View Full Version : Re: Summary: digital camcorder feedback

11-08-2003, 02:20 AM
Thanks to Matt Walker for summarizing feedback in the limitations of most digital video cameras available for us to use for motion analysis in biomechanics.

If I may, I would like to ask a couple of related questions of the group:

1. In my limited experience with downloading digital video from a JVC 9500 camcorder to a hard drive using firewire, the raw video files are huge, about 4 GB per minute of video. This means that a 60 minute miniDV tape can hold approximately 120 GB of raw video data. I noticed the hard drive-based Samsung camcorder mentioned in Matt's posting claims to be able to store one hour of MPEG4 video on a 1.5 GB hard drive (indicating an 80:1 compression ratio). From what I have read, MPEG4 is not very high quality video (similar to that recorded on a standard VHS tape). We should be striving for at least the quality of MPEG2 (similar to that stored on commercial DVDs using a much lower compression ratio). My question is: are there solutions that provide video to a hard drive or recordable DVD that is already compressed but of at least MPEG2 quality that we can use for biomechanics (e.g., without automatic shutoff, etc.)?

2. Given that a 60 minute miniDV tape can hold 120 GB of data (if I am correct here), does anyone know of a way to harness that capacity and use it as an inexpensive backup device for our increasingly large hard drives?

Thanks for your assistance.


Richard N. Hinrichs, Ph.D.
Dept. of Kinesiology
Arizona State University
P.O. Box 870404
Tempe, AZ 85287-0404
(1) 480-965-1624 (phone)
(1) 480-965-8108 (fax)
hinrichs@asu.edu (email)
www.public.asu.edu/~hinrichs/ (personal web page)
www.asu.edu/clas/kines/ (Dept. web page)

-----Original Message-----
From: Biomechanics and Movement Science listserver
[mailto:BIOMCH-L@NIC.SURFNET.NL]On Behalf Of Walker, Matt
Sent: Wednesday, November 05, 2003 7:58 AM
Subject: [BIOMCH-L] Summary: digital camcorder feedback

Dear BIOMCH-L Readers,

About two weeks ago I asked for suggestions regarding digital camcorders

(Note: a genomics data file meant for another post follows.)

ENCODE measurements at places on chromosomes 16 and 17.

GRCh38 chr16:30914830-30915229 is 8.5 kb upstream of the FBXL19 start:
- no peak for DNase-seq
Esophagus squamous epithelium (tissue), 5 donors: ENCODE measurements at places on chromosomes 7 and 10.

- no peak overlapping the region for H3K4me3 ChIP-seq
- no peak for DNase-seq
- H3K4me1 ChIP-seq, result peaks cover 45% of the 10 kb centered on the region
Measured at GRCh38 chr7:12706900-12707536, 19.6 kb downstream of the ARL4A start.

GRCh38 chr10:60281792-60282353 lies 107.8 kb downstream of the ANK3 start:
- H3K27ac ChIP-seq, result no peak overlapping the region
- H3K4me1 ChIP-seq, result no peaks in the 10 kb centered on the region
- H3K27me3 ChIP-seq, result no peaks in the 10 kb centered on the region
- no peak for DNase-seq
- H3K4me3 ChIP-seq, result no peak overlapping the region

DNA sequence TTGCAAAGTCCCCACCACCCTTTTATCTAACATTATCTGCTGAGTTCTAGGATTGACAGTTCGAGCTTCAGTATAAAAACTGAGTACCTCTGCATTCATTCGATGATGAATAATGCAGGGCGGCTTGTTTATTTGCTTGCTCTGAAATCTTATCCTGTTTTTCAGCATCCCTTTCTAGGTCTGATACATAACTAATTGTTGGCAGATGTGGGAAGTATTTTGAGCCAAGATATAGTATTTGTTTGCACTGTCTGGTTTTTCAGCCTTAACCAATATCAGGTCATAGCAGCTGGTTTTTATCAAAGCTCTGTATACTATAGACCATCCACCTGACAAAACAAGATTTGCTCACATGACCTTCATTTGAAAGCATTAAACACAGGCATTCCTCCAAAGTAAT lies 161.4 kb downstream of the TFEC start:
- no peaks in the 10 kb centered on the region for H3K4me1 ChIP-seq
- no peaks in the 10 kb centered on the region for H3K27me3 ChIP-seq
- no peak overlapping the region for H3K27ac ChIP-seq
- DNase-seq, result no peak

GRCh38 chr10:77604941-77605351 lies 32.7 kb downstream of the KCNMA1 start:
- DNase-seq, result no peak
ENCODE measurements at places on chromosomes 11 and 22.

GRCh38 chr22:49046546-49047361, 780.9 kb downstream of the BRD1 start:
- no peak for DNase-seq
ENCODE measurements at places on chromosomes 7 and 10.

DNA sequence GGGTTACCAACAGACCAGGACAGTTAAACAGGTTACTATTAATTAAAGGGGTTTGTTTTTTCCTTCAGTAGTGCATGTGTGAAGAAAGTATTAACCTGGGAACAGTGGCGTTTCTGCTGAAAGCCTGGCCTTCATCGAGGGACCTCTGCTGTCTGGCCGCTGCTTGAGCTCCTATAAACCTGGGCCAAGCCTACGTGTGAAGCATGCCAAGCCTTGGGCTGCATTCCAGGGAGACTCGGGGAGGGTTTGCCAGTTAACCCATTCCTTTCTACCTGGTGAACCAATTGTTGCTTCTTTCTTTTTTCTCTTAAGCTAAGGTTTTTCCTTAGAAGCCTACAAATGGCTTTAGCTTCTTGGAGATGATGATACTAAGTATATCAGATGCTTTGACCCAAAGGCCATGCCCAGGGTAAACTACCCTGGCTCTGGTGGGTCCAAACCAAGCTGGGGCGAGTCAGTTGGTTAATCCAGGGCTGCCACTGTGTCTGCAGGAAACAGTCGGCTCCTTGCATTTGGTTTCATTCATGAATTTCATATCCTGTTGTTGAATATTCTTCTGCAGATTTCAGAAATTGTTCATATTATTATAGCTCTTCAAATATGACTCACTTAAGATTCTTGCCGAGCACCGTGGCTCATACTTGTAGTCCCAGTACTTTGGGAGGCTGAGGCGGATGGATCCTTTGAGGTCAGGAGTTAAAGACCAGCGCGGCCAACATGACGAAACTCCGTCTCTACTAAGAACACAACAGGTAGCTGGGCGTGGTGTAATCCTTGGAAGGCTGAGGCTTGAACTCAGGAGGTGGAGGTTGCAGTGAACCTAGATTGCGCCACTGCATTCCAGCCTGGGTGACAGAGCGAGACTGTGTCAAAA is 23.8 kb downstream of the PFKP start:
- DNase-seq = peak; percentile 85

and/or mixers to be used for observational video. Many models were
recommended, particularly from Canon, Panasonic, and Sony. One response
forewarned that some JVC cameras have tape compatability issues. A Samsung
camcorder with a 1.5Gb hard drive was mentioned
(http://www.gizmo.com.au/public/News/news.asp?articleid=1738) and may be of
interest particularly for those who require camera mobility. A digital
mixer by Videonics was said to be costly and may adversely affect the video
quality. For those who can wait, Vicon has said that they are working on a
software solution to split 2 fire-wire inputs at the PC but I am unsure
about their progress with this.

The hibernation (auto shutoff) appears to be a problem in many camcorders.
Some only hibernate if there is a tape in the camcorder, and one response
suggested that they avoid the auto shutoff by hitting record at the end of
the tape. Also mentioned was that long (>15ft) fire-wire cables are diffult
to obtain. I found longer firewire 1394 cables on one site, but they are
costly (http://www.videonics.com/products/distancedv/). You can also use
firewire repeaters (search 'IEEE 1394 repeaters') to string together
multiple 15 foot cables.

Ideally, we would like to send fire-wire inputs straight to the PC and then
split the screen. Currently we divide two S-video inputs, record onto S-VHS
tape, and convert to digital using a Dazzle Hollywood bridge. This setup
works well, however the avi files have lost some quality and are very large.
The replies have been helpful - we are now looking at some digital still